Perkhorovych and Hrebinets'ka papers now open

The UHEC Archives are pleased to announce that the Iurii and Ol'ha Perkhorovych and the Maria Hrebinets'ka papers are now open for researcher use.

Iurii Perkhorovych (1894-1976) and his wife Ol’ha (1909-1994) were World War II displaced persons from the Volyn' region of northwest Ukraine who settled in Brooklyn in the early 1950s. Iurii was a university-educated teacher of history and Latin, but because of his weak knowledge of English could only find work as a manual laborer in the United States. However, in his spare time he researched history avocationally, wrote extensively on Ukrainian history and archaeology, and published in Ukrainian diaspora periodicals. The collection contains his voluminous research notes, manuscript drafts, completed articles and lectures, and related materials.

Both Iurii and Ol'ha also corresponded with a huge number of individuals, including noted historians and archeologists (such as Viacheslav Seniutovych,  Iaroslav Pasternak, Aleksander Cynkałowski, and Jakub Hoffman); politicians, diplomats, and army veterans of the Ukrainian People's Republic (such as Vasyl' Fylonovych, Roman Bzhes'kyi, and Olimpiada Pashchenko-Shul'mins'ka); and religious leaders (including Metropolitan Mstyslav, Metropolitan Nikanor, Bishop Anatolii (Dublians'kyi), and numerous Ukrainian Orthodox clergy). Some of these were quite colorful characters, such as Ivan Svit, who was a journalist and community activist among the Ukrainian expatriates living in Vladivostok, Manchuria, and Shanghai before coming to New York City via Alaska.

The Perkhorovyches also corresponded with the family of Levko Matsievych, who was a Ukrainian naval engineer in the Russian Imperial military, and is credited as being the first Ukrainian aviator. It includes photographs of Matsievych and his family, as well as letters from Levko's daughter Tetiana Matsievych Porsch, who moved to France along with her mother after the Russian Revolution, as well as other family members.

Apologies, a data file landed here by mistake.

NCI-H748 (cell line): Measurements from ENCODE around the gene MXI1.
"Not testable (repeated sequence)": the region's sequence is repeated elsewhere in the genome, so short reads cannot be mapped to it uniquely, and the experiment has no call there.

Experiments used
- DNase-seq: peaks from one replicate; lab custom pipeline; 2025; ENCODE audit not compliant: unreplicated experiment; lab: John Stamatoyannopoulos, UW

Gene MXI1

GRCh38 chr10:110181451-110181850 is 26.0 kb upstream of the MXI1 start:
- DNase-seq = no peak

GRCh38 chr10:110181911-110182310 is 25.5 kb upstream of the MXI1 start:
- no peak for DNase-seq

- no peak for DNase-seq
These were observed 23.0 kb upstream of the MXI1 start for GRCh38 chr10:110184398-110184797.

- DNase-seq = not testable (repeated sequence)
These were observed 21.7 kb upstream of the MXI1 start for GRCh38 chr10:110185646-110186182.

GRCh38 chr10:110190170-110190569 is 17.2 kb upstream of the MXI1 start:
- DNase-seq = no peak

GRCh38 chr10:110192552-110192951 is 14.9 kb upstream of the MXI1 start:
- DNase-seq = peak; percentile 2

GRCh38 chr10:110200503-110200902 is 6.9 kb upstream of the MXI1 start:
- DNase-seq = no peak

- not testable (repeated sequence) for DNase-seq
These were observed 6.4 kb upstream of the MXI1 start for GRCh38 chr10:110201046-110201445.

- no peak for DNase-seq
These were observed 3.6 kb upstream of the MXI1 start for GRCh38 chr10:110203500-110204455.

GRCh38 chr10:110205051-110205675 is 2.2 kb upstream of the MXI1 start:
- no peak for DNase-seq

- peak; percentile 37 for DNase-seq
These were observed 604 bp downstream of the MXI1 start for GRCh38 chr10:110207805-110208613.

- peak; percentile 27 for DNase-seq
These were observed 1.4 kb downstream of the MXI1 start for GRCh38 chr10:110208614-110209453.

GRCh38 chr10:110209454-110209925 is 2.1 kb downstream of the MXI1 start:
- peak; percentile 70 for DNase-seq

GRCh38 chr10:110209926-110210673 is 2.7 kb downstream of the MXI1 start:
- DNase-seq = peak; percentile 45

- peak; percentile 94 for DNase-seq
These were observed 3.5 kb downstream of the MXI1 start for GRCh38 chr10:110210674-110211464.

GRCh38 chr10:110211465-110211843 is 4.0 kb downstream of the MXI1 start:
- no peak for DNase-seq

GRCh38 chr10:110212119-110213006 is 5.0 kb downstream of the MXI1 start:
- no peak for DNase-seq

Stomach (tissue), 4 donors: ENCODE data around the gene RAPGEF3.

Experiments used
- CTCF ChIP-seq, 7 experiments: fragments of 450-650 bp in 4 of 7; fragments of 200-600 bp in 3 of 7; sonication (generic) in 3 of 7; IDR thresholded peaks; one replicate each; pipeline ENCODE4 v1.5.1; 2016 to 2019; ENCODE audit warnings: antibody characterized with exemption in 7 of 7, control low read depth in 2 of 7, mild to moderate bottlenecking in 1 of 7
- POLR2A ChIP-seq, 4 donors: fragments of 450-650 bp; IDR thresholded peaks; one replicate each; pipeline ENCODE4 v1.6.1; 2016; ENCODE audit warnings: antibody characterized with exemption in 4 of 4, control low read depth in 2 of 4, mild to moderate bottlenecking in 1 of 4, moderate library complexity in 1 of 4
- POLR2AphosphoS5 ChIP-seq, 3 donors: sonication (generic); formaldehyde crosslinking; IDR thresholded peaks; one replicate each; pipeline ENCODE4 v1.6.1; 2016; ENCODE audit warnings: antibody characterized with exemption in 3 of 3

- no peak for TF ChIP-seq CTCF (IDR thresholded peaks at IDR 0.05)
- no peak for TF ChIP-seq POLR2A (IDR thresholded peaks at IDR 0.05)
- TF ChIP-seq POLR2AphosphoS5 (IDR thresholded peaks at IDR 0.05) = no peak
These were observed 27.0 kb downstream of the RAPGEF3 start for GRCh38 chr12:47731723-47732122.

While processing the Perkhorovych collection, it was discovered that the Perkhorovyches had acquired and saved the personal papers of the Ukrainian opera singer and music educator Maria Hrebinets'ka (1883-1972). She was born in Kyiv and studied voice at the Lysenko Music and Drama School under the famous Ukrainian tenor Oleksandr Myshuha, as well as in Milan, Italy. She performed at the Odessa Opera, the Sadovs'kyi Ukrainian Theater, and the L'viv Ukrainian Discourse Theater (Театр Української Бесіди) before joining the Ukrainian National Chorus under the direction of Oleksandr Koshyts'. She traveled with the Chorus to the United States in 1922 and toured with them until 1924. In 1931, she was a founding member of "The Ukrainian Trio" in New York City, and she sang the vocal part of the title character in V. Avramenko's 1938 film "Marusia" (though the on-screen role was performed by a much younger actress). In 1941, she graduated from the Washington Irving Evening High School in New York City with a Gold Medal for Scholarship. This enabled her to attend Hunter College, from which she graduated in 1949. She continued to perform and direct stage productions, and taught voice and piano at the Ukrainian National Home and the Surma Book and Music Company in New York. Her end was operatically tragic: she died after being struck by a taxi cab on her way to visit her seriously ill husband in the hospital.

Her papers include a significant number of concert programs and advertising flyers from the 1920s through the 1930s, newspaper clippings, photographs, and sheet music. It also includes personal items, such as her Washington Irving High School scholarship medal and her Hunter College diploma.

Completion of the processing of these collections was greatly assisted by Kathryn Todaro, a senior undergraduate history major at Rutgers University, who was an intern at the UHEC Archives through the Rutgers Public History Internship Program.  It’s safe to say that without her help with the tedious work of foldering, sorting, labeling, and creating database entries for 12 linear feet of materials, this collection would still be in the inaccessible, partially processed state that it was in at the beginning of 2019.

Processed collections at the UHEC Archives are open to all researchers by appointment.